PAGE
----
Memories For Sale

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Many lucky collectors at historic sale and auction

In a factory warehouse (quite handily, a manufacturer of cardboard tubes!) hundreds of posters, magic catalogs, magazines, books, apparatus, ephemera, and related thaumatological goods were available to change hands as Mike Caveney and George Daily conducted a sale and auction motivated by their acquisition of Dave Price’s Egyptian Hall Museum of Magic. The field day for collectors took place Sep. 23 and 24, 2000 in New Oxford, PA. A lithographers stone’s throw away from the nearby Gettysburg Civil War Battlefield Memorial.

The Egyptian Hall Museum of Magic was begun by W.W. Durbin of Kenton, OH in 1895. The collection was purchased by David Price (Dave’s father) and moved to Nashville, TN in 1953. David Price enlarged the collection through the receipt of individual donated items as well as by the acquisition of other outstanding holdings such as those of Lee Allan Estes and C.A. George Newmann. Recently, Dave Price decided to “close the museum’s doors.” It’s sale to Caveney and Daily was the result. Caveney retains the right to the Egyptian Hall Museum of Magic name and will most likely merge elements with his own collection to create a new museum in California.

New Oxford, known as “The Antiques Capital of Central Pennsylvania” offered an amiable if out of the way locale for an “impromptu” collectors weekend. The isolated location did not deter a diversified crowd from attending, both to see what was offered and with an eager eye toward acquisitions. Although some said they merely came to look, others participated in a veritable supermarket sweep as they combed through piles or cell phoned “tag team” members 20 feet away to alert them to a treasure before it was spirited away to “the holding area” by another fevered participant.

Featured in both sale and auction were the magicians advertising posters for which the Egyptian Hall Museum was renowned. It is strange to contemplate that in “the time before TV,” lithographic posters were the “commercials” of their day. They were used to arouse interest and sales of products of admission whether for a breakfast food, nostrum, circus or magic show. In many cases the images they excited found a place in our shared psyche. As relics of a vanished era; as heirlooms of a grand tradition or as works of art these lithographic prints have long cast a spell of allure upon many lovers of magic.

Attendees were assailed by an eye popping display of the wares offered as they were admitted at 2pm on Saturday afternoon for an inspection of Sunday’s auction items and participation in Saturday’s fixed price sale. Beautiful paper of the great names such as Kellar, Thurston, Chung Ling Soo and Germain abounded. Fascinating items of important but lesser known lights such as Albini and Von Arx tantalized. There were also some so obscure that naught but their name on a lobby card remains. Many found takers; new owners to cherish and admire them. For other pieces this was the commencement of a hegira from collector to collector.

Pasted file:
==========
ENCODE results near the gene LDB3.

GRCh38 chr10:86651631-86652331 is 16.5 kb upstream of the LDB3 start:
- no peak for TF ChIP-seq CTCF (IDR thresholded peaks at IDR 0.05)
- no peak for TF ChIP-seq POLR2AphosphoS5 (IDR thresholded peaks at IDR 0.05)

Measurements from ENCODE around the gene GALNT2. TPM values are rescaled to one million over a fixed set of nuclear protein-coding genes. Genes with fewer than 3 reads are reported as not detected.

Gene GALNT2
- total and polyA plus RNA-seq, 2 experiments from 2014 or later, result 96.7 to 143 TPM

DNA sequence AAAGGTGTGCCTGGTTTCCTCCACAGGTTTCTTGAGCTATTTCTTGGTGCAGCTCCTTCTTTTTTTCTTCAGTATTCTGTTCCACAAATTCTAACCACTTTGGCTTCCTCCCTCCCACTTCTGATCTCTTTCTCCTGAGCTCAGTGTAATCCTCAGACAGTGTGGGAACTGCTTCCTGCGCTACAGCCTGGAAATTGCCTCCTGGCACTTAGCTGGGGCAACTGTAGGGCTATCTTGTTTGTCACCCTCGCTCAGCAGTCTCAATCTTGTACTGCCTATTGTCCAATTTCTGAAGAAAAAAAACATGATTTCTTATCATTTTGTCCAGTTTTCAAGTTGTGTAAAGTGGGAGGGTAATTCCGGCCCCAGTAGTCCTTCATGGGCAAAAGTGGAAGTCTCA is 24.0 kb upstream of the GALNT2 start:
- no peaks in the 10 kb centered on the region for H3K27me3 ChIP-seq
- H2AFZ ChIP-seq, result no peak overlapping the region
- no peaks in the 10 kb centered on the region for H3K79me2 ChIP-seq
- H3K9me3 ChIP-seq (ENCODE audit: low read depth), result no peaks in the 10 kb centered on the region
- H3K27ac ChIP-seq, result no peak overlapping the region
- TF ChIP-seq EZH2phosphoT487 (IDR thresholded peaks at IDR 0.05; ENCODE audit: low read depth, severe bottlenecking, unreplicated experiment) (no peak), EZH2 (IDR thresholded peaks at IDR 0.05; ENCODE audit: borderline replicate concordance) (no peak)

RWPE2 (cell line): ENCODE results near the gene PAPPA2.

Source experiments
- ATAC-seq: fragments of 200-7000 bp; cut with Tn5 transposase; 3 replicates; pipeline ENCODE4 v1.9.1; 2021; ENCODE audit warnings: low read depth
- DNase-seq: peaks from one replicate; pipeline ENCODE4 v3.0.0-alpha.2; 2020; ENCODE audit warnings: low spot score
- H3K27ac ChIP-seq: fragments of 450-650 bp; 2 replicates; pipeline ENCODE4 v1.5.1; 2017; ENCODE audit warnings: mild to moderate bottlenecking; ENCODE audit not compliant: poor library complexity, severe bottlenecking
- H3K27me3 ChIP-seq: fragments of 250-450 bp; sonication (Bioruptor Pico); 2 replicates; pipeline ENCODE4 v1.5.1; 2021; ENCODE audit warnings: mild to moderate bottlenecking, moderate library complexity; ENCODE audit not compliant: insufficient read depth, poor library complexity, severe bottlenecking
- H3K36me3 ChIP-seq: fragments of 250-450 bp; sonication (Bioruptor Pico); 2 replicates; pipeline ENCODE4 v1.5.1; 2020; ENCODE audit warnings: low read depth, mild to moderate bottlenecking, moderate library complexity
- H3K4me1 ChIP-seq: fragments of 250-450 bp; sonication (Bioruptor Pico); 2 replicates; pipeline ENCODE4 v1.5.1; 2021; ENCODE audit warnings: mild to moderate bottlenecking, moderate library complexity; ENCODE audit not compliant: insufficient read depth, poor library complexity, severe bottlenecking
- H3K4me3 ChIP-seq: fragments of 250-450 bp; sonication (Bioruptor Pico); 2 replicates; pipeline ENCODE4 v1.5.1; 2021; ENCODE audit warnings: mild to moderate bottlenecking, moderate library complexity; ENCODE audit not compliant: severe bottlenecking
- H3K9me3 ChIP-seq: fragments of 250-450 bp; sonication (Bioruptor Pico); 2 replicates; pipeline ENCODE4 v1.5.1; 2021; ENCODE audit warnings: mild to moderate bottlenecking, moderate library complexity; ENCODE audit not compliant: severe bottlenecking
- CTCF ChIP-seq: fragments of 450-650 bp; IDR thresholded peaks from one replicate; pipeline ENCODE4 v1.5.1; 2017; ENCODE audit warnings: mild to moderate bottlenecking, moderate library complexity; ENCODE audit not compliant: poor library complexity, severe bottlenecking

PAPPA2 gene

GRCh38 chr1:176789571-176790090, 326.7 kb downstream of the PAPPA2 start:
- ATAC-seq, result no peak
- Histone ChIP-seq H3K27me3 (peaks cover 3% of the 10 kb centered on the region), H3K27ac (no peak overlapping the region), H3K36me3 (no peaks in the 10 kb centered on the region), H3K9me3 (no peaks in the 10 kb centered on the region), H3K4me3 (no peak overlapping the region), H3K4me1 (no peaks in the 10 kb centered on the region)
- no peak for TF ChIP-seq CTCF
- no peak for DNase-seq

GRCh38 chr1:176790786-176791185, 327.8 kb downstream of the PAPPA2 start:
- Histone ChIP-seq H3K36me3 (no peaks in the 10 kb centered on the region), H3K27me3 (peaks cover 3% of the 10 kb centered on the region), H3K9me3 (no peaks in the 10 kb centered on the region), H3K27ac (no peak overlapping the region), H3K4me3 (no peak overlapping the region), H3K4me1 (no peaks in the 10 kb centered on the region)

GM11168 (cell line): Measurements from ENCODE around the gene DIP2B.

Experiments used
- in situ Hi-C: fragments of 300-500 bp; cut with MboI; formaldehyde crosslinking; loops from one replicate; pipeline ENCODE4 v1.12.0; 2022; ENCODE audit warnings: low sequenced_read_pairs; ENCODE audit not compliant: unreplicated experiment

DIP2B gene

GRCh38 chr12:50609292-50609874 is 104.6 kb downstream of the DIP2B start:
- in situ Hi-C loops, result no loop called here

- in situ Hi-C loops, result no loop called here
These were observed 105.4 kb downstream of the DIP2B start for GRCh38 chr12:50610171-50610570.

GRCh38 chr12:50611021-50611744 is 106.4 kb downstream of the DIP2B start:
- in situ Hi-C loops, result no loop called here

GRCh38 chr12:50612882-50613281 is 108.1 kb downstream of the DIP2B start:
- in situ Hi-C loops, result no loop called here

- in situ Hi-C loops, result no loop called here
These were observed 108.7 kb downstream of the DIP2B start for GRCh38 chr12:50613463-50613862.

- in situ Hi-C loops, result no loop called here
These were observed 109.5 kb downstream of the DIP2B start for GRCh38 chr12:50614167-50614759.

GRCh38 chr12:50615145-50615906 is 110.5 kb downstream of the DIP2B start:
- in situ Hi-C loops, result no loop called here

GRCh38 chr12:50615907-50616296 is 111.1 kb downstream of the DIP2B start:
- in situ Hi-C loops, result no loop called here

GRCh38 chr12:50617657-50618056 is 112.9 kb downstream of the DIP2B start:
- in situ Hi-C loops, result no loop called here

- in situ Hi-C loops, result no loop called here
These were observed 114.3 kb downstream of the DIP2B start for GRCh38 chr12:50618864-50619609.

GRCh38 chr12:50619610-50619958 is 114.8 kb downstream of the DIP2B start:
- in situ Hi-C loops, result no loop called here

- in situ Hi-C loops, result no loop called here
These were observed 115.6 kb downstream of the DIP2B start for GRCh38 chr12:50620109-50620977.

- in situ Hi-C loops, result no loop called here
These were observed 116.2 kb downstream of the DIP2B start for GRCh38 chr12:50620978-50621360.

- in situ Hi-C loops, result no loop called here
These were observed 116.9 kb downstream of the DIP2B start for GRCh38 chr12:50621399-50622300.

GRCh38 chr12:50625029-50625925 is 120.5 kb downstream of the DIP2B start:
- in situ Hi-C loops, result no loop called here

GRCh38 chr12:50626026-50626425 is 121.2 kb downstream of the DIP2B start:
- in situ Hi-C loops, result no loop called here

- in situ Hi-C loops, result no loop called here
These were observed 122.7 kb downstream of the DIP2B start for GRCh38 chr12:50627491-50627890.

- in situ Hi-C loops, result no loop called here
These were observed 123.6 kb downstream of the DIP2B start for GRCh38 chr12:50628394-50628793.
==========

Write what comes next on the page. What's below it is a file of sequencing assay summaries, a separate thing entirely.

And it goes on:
The sale and auction provided an opportunity to acquire a piece of “triple thick” magical history. The majority of items purchased combined the qualities of an artifact of magic’s past; a memento of the Egyptian Hall Museum and a souvenir of this historic sale.

–Richard Cohn

Sunday September 24:
The second day of the event was the auction which began at 1pm. Doors opened at 11am for people to register and all of the items not sold the previous day were still on display with magicians purchasing the items which haunted them in their sleep. Many magicians were not able to stay for the second day, but there appeared to be more than 100 people at the auction with several not attending the previous day.

Prior to the auction Mike Caveney told how the purchase of the Egyptian Hall came about and explained that we should thank his wife Tina Lenert and George Daily’s wife Sandy for allowing them to purchase the massive collection and then encouraging them to sell a portion of it to us. He said that the entire collection weighed six tons. Caveney and Daily have already taken one ton each with the remaining four tons being on display or in storage at the warehouse.

Caveney was the auctioneer explaining that this was the first time he ever attempted it. The auction lasted four and a half hours with Caveney improving as an auctioneer as he gained on the job experience.

There were many highlights at the auction with the nine Chung Ling Soo posters expected to have the fiercest bidding. They ended up selling for between $4,500 to $10,500 each with most of them in the $7,000 range. The item which caused the most excitement was a rare “Cassadaga Propaganda” Kellar one sheet which was estimated at $9,000/10,000 but finally sold for $23,500 to Norm Nielsen. The only other item which sold for more than $10,000 was Chung Ling Soo’s “Flower Growth” poster which also went to Nielsen.

Out of the 215 items offered at auction 210 of them sold. The total money spent at the auction was more than US$400,000.

Although there were very good deals to be had a majority of the items sold were close to the published estimates.

–Meir Yedid

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